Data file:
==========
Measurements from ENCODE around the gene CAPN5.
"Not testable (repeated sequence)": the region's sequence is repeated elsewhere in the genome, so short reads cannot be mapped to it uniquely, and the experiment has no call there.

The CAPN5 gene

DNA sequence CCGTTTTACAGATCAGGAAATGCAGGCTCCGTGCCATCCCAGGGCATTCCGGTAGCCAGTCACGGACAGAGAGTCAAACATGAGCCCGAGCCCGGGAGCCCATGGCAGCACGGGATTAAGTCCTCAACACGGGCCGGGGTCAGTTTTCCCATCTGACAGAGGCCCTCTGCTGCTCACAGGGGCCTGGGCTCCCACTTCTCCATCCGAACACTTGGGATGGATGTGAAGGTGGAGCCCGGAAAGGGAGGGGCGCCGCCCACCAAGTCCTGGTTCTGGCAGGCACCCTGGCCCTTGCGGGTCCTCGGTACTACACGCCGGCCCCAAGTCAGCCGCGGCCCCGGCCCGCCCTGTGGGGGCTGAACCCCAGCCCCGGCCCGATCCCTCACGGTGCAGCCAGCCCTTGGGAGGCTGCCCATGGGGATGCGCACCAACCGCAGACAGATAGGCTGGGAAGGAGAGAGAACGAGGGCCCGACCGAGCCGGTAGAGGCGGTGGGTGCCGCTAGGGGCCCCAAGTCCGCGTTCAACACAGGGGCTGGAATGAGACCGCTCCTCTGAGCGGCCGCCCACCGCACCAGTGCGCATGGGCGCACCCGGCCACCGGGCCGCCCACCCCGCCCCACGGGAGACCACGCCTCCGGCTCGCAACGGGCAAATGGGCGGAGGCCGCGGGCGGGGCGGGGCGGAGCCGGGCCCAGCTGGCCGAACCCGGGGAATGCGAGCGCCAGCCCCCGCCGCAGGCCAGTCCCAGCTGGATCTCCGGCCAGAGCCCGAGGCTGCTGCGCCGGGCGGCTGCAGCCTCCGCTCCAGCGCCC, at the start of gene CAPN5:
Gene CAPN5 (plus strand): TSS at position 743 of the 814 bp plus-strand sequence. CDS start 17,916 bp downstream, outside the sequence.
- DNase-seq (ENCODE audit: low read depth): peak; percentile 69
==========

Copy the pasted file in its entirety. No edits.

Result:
Measurements from ENCODE around the gene CAPN5.
"Not testable (repeated sequence)": the region's sequence is repeated elsewhere in the genome, so short reads cannot be mapped to it uniquely, and the experiment has no call there.

The CAPN5 gene

DNA sequence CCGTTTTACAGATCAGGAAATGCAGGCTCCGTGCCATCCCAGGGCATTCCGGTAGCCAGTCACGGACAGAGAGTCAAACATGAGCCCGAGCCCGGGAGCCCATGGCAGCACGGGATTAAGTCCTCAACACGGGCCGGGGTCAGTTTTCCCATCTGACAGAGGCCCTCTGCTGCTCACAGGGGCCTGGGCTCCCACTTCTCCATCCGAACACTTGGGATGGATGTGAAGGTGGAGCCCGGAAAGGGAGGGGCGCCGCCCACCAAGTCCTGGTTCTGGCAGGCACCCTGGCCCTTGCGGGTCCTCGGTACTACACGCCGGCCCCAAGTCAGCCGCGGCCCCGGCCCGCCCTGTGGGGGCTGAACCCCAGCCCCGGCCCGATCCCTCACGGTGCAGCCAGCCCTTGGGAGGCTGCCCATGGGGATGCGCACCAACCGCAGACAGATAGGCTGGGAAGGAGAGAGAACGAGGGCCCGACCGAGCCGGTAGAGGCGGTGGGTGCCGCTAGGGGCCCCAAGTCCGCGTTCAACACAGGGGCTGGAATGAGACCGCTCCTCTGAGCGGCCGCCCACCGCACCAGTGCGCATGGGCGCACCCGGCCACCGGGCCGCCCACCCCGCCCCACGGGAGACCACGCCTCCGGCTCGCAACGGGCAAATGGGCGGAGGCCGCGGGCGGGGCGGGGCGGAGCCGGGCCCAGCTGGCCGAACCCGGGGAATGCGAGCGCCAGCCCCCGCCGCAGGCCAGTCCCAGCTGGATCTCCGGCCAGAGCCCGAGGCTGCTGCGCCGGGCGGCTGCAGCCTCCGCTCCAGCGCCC, at the start of gene CAPN5:
Gene CAPN5 (plus strand): TSS at position 743 of the 814 bp plus-strand sequence. CDS start 17,916 bp downstream, outside the sequence.
- DNase-seq (ENCODE audit: low read depth): peak; percentile 69